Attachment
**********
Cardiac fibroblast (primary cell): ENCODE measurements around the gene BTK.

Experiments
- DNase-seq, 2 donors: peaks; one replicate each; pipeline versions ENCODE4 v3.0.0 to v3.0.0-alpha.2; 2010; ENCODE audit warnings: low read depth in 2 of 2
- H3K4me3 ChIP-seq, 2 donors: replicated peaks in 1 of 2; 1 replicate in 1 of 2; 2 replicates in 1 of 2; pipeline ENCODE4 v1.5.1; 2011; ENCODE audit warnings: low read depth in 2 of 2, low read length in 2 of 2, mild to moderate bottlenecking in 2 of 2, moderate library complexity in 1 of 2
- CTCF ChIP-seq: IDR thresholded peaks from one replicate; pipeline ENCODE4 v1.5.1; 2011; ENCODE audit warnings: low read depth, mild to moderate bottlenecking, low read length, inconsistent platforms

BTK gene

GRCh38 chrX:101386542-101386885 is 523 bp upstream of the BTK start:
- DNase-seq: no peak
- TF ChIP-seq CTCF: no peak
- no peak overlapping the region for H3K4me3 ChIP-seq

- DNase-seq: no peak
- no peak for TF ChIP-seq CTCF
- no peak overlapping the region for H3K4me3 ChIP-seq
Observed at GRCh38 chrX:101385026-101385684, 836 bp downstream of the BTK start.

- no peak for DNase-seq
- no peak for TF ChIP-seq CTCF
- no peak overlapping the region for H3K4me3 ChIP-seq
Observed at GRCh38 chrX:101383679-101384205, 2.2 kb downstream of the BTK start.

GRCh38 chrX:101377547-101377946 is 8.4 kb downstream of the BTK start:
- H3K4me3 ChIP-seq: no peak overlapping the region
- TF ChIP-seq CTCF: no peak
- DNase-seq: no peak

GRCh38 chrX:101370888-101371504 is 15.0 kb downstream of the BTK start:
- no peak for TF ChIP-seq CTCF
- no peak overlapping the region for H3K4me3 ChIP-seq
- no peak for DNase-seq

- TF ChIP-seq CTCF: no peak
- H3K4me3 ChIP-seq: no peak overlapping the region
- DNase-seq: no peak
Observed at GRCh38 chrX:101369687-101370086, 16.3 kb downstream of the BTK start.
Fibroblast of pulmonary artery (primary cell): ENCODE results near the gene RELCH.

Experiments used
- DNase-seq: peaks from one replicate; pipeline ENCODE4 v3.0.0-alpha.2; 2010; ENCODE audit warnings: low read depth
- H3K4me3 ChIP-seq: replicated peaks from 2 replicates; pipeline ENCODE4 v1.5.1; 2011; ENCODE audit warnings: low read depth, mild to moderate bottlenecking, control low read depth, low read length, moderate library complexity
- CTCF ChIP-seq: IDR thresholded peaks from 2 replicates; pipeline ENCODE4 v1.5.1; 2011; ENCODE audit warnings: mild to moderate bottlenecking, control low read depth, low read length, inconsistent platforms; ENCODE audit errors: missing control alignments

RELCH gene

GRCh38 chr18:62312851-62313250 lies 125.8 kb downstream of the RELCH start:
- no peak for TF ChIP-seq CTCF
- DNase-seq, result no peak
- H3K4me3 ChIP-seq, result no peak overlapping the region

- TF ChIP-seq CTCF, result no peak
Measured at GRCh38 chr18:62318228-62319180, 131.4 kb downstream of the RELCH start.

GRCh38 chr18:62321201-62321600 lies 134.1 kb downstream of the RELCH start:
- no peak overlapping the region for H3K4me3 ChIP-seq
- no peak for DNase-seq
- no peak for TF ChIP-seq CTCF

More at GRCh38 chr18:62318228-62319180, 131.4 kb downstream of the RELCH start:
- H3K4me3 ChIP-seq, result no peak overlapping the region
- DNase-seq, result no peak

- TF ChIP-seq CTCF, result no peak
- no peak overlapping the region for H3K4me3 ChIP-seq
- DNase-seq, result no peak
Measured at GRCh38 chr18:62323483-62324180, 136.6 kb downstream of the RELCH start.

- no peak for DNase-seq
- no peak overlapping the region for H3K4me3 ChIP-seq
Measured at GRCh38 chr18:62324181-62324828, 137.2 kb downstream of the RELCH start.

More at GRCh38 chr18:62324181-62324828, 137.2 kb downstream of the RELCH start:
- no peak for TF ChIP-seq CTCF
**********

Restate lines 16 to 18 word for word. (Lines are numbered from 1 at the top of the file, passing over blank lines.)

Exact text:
- no peak for TF ChIP-seq CTCF
- no peak overlapping the region for H3K4me3 ChIP-seq
Observed at GRCh38 chrX:101383679-101384205, 2.2 kb downstream of the BTK start.